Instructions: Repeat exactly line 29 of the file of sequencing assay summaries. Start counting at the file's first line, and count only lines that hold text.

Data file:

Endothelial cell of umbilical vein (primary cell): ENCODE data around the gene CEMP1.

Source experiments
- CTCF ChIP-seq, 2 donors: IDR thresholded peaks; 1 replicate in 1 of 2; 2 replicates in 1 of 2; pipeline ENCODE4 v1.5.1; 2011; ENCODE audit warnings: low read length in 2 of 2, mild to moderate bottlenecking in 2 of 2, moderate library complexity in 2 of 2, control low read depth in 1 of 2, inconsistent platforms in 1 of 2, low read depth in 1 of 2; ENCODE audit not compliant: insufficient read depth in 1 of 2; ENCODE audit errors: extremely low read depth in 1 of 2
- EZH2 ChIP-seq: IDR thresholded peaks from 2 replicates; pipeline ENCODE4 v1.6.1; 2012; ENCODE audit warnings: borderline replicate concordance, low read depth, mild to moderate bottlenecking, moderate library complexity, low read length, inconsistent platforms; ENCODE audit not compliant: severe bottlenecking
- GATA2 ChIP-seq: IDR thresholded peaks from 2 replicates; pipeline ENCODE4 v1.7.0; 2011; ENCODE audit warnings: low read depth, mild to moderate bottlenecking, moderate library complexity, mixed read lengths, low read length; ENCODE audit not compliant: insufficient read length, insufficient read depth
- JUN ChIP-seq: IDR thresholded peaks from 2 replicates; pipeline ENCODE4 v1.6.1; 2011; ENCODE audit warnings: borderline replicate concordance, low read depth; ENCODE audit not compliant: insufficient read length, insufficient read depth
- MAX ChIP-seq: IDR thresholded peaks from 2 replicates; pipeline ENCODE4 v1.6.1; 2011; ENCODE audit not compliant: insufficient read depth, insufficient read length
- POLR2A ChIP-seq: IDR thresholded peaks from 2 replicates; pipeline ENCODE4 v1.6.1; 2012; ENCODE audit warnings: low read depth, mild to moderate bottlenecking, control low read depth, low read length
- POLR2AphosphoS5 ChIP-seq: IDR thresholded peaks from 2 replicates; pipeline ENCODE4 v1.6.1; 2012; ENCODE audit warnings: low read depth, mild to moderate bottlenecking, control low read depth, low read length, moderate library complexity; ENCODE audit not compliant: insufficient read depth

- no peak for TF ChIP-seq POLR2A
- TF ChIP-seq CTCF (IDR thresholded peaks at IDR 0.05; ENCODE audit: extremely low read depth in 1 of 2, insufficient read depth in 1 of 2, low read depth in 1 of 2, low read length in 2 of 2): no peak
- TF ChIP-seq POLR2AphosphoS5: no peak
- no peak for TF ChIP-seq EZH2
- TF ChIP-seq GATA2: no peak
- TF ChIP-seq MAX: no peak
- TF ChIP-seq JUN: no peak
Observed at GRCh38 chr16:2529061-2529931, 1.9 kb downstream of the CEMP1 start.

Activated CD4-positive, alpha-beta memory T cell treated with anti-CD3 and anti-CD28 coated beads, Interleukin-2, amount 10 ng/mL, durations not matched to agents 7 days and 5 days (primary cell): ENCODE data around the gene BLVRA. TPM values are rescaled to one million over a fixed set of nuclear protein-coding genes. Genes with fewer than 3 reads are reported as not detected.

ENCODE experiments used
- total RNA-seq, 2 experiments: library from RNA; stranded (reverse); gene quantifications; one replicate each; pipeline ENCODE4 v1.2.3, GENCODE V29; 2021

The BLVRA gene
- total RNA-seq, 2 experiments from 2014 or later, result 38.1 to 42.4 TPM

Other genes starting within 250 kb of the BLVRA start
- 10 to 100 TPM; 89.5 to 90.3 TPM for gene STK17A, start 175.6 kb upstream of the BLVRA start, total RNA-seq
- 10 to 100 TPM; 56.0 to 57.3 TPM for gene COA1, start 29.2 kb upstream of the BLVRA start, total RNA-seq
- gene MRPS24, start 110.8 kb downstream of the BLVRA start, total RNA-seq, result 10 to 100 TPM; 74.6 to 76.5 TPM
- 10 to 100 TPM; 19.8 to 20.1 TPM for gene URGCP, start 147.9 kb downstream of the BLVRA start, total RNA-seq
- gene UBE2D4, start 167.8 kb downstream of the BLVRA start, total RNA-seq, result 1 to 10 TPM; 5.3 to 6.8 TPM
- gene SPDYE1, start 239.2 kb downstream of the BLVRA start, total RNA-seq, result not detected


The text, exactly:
- gene SPDYE1, start 239.2 kb downstream of the BLVRA start, total RNA-seq, result not detected